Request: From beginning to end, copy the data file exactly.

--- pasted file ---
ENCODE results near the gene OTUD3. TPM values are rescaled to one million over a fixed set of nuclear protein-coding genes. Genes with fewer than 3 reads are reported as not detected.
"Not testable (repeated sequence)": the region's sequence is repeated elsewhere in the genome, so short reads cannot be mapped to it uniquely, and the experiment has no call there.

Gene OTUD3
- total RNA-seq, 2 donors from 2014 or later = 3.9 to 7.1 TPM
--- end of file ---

ENCODE results near the gene OTUD3. TPM values are rescaled to one million over a fixed set of nuclear protein-coding genes. Genes with fewer than 3 reads are reported as not detected.
"Not testable (repeated sequence)": the region's sequence is repeated elsewhere in the genome, so short reads cannot be mapped to it uniquely, and the experiment has no call there.

Gene OTUD3
- total RNA-seq, 2 donors from 2014 or later = 3.9 to 7.1 TPM